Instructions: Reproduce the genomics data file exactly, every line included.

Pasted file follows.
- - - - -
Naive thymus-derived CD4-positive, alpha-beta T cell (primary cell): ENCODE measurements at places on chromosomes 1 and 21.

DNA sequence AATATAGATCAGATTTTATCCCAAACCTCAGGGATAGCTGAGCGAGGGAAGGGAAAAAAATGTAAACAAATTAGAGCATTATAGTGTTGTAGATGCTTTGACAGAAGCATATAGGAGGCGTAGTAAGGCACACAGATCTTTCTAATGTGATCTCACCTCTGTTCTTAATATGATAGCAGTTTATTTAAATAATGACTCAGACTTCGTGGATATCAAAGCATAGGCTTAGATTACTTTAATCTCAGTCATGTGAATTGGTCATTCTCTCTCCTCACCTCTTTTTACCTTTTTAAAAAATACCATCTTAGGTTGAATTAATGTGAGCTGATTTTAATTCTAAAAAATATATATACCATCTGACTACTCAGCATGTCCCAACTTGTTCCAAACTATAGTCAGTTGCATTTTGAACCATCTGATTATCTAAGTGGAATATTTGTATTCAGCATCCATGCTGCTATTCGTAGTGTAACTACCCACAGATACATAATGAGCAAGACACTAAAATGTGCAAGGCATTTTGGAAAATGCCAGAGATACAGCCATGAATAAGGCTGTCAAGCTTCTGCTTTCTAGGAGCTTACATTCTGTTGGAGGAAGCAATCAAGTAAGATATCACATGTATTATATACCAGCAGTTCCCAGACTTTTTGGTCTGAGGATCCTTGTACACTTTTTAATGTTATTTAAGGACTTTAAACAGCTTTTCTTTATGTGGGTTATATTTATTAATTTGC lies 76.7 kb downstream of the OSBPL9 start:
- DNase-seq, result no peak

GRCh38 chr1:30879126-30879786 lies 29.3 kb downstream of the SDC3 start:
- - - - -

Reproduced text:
Naive thymus-derived CD4-positive, alpha-beta T cell (primary cell): ENCODE measurements at places on chromosomes 1 and 21.

DNA sequence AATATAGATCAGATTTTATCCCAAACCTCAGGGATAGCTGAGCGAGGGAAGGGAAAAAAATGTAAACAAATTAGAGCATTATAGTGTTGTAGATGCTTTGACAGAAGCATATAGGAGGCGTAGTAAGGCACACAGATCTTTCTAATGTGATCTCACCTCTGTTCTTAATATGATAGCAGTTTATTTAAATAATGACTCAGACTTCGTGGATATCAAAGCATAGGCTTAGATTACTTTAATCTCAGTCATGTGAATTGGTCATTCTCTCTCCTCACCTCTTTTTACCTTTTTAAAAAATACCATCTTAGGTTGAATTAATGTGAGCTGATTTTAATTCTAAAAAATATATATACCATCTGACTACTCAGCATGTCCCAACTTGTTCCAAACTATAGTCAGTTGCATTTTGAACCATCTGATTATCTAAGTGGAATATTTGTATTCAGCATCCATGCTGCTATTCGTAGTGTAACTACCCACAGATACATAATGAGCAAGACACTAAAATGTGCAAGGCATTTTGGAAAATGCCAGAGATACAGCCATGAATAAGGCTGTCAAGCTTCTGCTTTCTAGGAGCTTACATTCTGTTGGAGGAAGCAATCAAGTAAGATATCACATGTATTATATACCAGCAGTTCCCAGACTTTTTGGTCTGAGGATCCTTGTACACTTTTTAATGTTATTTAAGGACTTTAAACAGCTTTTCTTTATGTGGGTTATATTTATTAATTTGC lies 76.7 kb downstream of the OSBPL9 start:
- DNase-seq, result no peak

GRCh38 chr1:30879126-30879786 lies 29.3 kb downstream of the SDC3 start: